Asphalt plant is legal: owner 

Alpine Paving says it has been advised by RMOW that zoning for asphalt production in place.

Alpine Paving's owner Frank Silveri appears to be staying put.

In a letter sent to the RMOW's lawyers he outlines why producing asphalt is allowed on the site he has occupied for 14 years near the new Cheakamus neighbourhood.

"We have had dealings with the Resort Municipality of Whistler (RMOW) with respect to the asphalt plant over many years," states the letter written to lawyers with Lidstone and Company, RMOW's lawyers .

"Your letter is the first suggestion from RMOW that the asphalt plant is operating contrary to the zoning bylaw. We understand that the RMOW has two legal opinions which say that our operation is not contrary to the zoning bylaw. We are advised that both legal opinions indicate that the asphalt plant is operating legally. Those are the facts.

"We have been advised on numerous occasions by RMOW staff that this zoning (IP 1) permits the asphalt plant operation."

Council, in a complete about-face of its direction to date, stated in a letter to Alpine Paving from Lidstone and Company that operations must cease by May 13 because "the operation of the asphalt plant ... on the Site is contrary to the applicable zoning enactment."

The letter from the RMOW to Alpine was sent April 11.

If Alpine Paving does not comply with the request, council has stated that it will consider all the enforcement powers at its disposal. Council, at its regular meeting Tuesday April 19, made the announcement.

Whistler could be sued if it shuts down the long-operating plant or forces it to move.

When asked after the Council meeting what he would say to the wider community of Whistler, all of whom have been told for the last year and a half that they could be on the hook in a lawsuit, Mayor Ken Melamed said: "That possibility remains."

He later added: "I suppose it's safe to say we're moving into uncharted territory."

Silveri has acknowledged the order to stop operations, said the mayor.

Pique has been unable to reach Silveri for comment so far.

Tim Koshul, the spokesperson for the No Asphalt Plant (NAP) group, dismissed the possibility of losing in court if it ever makes it that far. To Koshul, who has painstakingly delved into every nook and cranny of this case, the issue is black and white: Alpine Paving does not have the required zoning to operate.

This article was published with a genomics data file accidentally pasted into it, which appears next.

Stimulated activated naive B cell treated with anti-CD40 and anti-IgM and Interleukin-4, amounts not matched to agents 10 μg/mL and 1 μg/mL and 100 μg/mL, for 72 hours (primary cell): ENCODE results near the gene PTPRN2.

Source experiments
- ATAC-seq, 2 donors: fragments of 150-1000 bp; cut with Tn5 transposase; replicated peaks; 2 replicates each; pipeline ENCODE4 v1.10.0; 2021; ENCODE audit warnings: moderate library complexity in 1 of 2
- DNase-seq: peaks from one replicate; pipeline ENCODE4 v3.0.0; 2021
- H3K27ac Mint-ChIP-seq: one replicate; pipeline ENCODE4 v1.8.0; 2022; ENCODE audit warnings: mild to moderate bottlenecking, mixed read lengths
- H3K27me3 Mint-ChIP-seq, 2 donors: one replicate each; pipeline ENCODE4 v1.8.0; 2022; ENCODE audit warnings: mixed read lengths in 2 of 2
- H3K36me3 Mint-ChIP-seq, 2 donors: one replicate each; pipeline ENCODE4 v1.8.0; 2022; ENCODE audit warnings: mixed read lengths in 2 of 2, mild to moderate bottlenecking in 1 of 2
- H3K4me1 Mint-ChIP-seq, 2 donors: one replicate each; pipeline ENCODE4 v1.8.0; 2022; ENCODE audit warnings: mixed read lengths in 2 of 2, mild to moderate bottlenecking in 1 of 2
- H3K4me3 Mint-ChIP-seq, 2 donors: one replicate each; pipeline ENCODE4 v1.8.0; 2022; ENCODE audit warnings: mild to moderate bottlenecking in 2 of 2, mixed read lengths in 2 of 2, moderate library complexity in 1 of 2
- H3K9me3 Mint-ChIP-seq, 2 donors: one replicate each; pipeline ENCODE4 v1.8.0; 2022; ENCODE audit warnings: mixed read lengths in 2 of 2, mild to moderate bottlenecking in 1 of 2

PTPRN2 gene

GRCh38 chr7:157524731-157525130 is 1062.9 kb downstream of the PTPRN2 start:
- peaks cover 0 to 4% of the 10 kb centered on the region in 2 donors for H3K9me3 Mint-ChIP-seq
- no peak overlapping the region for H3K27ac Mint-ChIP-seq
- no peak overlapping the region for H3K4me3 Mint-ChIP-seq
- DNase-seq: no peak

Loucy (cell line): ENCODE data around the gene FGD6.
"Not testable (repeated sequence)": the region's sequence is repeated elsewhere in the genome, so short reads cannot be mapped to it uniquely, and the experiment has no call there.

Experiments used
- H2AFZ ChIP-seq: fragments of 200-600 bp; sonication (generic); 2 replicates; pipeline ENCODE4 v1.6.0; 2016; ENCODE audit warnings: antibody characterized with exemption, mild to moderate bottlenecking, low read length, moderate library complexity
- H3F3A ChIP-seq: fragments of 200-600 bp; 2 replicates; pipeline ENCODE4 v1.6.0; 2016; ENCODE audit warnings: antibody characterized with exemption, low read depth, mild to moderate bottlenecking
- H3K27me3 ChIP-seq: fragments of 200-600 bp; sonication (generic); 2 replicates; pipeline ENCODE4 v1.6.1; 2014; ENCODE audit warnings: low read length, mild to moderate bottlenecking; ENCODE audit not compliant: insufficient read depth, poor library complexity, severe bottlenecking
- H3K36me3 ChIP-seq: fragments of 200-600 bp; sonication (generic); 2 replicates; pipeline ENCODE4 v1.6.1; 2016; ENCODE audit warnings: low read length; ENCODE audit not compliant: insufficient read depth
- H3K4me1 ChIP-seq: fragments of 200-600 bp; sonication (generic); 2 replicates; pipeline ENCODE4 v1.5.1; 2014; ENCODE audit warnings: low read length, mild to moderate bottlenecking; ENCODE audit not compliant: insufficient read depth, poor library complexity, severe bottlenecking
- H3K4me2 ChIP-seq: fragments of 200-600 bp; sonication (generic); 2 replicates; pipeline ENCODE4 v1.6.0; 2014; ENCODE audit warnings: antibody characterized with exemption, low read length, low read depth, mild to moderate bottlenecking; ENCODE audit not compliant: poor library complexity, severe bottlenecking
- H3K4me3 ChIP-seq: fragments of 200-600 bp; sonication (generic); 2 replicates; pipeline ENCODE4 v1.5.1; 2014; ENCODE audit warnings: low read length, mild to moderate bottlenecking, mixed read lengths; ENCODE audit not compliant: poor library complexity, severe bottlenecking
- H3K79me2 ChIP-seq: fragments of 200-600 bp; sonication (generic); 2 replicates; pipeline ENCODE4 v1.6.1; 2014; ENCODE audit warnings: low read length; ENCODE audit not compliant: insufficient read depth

"(I'm) ecstatic," said Koshul of council's decision.

"It's been a long year and a half of fact checking.

"I'm glad to see the democratic process work."

Koshul, among others, was part of the squeaky wheel at municipal hall that continually asked tough questions surrounding the history of the plant and why it could or should be allowed to operate without zoning.

Perhaps the first public sign of dissension in the council ranks on this issue was apparent at the last meeting when Councillors Ralph Forsyth, Eckhard Zeidler, Ted Milner and Grant Lamont voted to defer a decision to award Alpine Paving the 2011 municipal road works contract, worth more than $400,000.

"Who voted and how they voted is not to be released," said the mayor after the Tuesday meeting. "That remains confidential."

Though it is not clear how they voted, what is clear is the toll this issue has taken on council.

It has been one of the most challenging issues of its term.

Obvious tension spilled over after the council meeting.

While being interviewed Tuesday, the mayor answered questions about the legal opinions that initially formed council's direction.

"I believe I'm on record as saying that all of the legal opinions recommended against going to court," he said.

He was asked if there were specifically three legal opinions.

"There were three," he confirmed.

Councillor Ted Milner, overhearing the interview, said:

"That's not what I read. I don't think you should be talking about that."

The mayor replied:

"I'm just repeating what I'm on record as saying previously Ted."

More information will be forthcoming on the May 13 deadline and details surrounding council's decisions could also be released.

"We are exploring items of the history and the decision that can be released to the public, to the community," said the mayor.

Council's lawyer has also advised the company that municipal staff would discuss potential alternative sites.

The 2011 municipal road works contract, which Alpine Paving was the only company to bid on, was removed from the council agenda. It is not clear who will do that work this year.

To view Alpine Paving's letter of response go to the RMOW's website at www.whistler.ca.

(with files from Clare Ogilvie)

 

 

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